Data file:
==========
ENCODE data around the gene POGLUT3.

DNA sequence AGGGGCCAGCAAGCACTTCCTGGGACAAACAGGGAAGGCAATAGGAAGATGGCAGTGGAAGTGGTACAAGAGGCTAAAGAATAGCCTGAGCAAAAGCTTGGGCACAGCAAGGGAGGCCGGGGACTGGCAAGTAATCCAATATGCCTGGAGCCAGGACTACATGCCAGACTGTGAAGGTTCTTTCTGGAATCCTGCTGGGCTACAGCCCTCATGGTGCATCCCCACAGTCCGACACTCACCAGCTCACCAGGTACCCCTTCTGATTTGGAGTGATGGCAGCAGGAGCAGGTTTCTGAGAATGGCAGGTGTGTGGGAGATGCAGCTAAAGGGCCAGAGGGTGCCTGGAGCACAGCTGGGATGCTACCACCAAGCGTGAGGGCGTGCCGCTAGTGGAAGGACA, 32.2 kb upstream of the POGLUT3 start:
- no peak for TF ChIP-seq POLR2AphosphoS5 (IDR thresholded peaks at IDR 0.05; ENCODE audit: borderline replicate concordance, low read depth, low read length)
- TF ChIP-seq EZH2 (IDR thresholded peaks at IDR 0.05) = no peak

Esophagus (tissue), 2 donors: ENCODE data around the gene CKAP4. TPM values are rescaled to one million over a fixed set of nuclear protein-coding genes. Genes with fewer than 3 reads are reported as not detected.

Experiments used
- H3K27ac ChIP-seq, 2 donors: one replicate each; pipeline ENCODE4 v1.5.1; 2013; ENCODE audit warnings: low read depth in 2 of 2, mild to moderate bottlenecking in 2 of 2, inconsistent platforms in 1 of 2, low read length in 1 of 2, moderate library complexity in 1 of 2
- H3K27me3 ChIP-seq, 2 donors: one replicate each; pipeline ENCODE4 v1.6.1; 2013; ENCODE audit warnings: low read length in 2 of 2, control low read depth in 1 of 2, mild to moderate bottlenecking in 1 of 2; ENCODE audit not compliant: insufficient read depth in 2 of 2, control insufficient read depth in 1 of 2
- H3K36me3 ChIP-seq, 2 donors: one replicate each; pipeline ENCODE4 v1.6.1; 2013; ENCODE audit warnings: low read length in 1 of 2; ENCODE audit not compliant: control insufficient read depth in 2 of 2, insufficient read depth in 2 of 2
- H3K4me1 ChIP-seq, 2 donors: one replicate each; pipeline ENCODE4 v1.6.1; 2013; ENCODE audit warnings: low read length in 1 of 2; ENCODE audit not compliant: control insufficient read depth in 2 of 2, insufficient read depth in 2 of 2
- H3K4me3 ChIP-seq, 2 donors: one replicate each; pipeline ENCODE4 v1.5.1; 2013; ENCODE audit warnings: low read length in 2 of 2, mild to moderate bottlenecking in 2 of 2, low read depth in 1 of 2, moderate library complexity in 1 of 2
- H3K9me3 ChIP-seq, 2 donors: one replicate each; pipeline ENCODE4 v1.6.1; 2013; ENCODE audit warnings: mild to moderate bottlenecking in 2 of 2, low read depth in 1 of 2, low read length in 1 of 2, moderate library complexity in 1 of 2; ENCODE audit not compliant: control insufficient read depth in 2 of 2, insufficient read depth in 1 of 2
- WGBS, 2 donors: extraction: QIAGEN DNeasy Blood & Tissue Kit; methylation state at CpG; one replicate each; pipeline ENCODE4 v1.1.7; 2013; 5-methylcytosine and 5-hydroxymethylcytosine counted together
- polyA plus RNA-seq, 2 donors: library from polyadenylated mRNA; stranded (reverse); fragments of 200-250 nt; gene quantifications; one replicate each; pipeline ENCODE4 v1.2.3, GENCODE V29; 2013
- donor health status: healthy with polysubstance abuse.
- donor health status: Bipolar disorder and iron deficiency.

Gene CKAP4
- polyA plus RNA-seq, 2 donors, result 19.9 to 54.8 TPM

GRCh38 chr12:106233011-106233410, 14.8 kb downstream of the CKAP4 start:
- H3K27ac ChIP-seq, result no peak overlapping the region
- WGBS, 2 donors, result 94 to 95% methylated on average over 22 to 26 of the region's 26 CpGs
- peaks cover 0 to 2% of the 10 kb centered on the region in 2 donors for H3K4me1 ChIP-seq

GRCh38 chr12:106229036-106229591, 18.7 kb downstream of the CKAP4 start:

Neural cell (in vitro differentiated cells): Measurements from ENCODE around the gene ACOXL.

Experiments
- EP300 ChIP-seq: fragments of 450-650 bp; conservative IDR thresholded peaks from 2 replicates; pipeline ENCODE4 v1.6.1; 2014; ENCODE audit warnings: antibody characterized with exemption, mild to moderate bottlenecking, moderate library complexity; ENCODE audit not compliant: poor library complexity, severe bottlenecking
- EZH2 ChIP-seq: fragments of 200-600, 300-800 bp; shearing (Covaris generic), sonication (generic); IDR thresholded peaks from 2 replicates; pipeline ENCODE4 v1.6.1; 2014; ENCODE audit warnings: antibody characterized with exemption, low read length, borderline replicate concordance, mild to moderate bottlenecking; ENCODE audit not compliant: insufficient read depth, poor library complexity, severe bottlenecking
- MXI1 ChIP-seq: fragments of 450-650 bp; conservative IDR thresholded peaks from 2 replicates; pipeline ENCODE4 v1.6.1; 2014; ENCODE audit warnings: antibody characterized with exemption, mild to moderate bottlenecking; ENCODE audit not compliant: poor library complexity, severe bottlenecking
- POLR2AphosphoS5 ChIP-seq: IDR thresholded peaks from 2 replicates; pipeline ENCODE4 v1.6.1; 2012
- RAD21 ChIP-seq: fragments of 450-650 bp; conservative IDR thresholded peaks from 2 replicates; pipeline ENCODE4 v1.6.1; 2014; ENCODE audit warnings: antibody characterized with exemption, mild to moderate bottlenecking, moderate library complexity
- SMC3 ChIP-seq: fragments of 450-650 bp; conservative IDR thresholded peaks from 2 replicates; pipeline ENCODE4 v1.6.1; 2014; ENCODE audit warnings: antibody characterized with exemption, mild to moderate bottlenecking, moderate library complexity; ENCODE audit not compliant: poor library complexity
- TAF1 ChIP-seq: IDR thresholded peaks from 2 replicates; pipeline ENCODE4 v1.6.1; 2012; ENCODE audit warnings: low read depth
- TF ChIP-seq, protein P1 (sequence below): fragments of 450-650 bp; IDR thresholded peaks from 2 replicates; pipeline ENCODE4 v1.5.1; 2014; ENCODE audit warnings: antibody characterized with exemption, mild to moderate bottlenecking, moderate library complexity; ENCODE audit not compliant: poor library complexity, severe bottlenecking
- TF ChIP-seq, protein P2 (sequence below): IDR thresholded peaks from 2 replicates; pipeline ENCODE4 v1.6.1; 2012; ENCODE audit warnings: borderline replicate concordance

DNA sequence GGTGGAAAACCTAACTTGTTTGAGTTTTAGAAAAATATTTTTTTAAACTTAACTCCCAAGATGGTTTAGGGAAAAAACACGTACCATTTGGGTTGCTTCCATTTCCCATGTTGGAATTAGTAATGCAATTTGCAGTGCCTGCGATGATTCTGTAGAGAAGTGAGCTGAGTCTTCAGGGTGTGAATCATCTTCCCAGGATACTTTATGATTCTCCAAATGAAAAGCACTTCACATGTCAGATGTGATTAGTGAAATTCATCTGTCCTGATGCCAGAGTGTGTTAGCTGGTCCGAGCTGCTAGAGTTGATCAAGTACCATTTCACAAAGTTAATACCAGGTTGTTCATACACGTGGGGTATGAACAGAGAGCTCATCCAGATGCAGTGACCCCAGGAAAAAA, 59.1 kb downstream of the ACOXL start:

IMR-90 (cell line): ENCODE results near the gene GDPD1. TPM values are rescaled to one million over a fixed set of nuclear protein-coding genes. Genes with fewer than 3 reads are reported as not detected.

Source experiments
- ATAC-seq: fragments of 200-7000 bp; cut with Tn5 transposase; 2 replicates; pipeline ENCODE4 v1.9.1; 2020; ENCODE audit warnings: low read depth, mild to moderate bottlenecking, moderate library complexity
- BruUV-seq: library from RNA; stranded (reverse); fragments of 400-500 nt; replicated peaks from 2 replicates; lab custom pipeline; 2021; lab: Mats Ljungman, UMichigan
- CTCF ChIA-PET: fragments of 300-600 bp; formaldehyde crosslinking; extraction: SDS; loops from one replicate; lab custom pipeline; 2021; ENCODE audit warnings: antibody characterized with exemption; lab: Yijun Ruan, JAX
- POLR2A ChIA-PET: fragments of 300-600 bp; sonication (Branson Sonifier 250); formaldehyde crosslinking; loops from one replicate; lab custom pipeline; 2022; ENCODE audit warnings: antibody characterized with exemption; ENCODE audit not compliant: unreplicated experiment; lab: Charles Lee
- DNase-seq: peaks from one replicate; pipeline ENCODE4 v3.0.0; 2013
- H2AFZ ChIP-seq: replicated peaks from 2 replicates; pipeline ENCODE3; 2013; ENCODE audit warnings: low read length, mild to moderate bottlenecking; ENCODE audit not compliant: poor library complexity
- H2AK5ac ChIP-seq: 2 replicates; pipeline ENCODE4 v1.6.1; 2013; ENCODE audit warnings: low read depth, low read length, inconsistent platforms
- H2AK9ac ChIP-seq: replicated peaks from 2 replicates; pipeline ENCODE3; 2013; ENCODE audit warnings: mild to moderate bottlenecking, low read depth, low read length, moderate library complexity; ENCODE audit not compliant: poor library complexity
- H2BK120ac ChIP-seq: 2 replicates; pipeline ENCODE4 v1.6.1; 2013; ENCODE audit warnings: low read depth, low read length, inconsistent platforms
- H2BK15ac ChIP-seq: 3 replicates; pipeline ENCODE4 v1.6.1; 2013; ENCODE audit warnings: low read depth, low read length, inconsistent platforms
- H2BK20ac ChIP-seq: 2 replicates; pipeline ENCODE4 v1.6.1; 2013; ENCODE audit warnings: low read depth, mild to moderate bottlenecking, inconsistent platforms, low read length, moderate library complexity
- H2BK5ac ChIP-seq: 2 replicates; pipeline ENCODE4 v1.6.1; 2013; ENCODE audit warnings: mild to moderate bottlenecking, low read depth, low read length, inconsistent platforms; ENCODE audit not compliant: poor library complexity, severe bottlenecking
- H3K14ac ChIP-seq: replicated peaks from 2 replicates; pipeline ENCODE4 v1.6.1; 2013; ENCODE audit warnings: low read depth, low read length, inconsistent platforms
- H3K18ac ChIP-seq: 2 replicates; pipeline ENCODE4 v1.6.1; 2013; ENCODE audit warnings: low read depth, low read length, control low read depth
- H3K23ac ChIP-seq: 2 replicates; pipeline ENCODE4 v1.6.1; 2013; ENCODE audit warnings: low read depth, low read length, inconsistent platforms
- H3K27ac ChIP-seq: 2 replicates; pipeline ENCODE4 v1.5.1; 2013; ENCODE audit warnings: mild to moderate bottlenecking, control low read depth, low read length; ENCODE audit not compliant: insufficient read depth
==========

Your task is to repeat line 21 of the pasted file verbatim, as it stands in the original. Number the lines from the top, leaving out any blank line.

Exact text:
- WGBS, 2 donors, result 94 to 95% methylated on average over 22 to 26 of the region's 26 CpGs